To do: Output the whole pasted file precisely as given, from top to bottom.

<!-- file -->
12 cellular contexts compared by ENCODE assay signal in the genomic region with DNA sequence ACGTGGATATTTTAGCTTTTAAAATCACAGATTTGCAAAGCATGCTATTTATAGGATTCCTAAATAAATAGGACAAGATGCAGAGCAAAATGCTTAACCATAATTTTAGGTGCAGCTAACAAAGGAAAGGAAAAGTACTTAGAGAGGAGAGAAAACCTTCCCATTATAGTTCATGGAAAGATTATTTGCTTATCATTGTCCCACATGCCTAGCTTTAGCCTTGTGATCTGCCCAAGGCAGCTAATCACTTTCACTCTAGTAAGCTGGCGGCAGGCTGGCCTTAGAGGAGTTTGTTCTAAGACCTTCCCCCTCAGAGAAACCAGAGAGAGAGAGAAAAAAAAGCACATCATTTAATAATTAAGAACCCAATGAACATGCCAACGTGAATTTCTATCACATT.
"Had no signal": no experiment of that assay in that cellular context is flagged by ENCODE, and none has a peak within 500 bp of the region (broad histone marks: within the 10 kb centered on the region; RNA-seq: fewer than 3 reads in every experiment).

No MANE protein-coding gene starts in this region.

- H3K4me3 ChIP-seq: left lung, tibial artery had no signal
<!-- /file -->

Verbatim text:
12 cellular contexts compared by ENCODE assay signal in the genomic region with DNA sequence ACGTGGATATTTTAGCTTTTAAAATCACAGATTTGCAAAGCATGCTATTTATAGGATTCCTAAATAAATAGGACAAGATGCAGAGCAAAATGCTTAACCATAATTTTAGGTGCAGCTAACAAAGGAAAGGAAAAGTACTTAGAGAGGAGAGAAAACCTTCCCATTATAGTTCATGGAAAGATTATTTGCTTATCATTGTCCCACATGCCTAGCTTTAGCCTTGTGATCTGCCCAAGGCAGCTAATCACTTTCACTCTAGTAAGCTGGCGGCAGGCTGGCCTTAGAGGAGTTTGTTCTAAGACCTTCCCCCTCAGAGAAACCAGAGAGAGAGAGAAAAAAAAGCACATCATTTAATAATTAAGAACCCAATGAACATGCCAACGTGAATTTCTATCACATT.
"Had no signal": no experiment of that assay in that cellular context is flagged by ENCODE, and none has a peak within 500 bp of the region (broad histone marks: within the 10 kb centered on the region; RNA-seq: fewer than 3 reads in every experiment).

No MANE protein-coding gene starts in this region.

- H3K4me3 ChIP-seq: left lung, tibial artery had no signal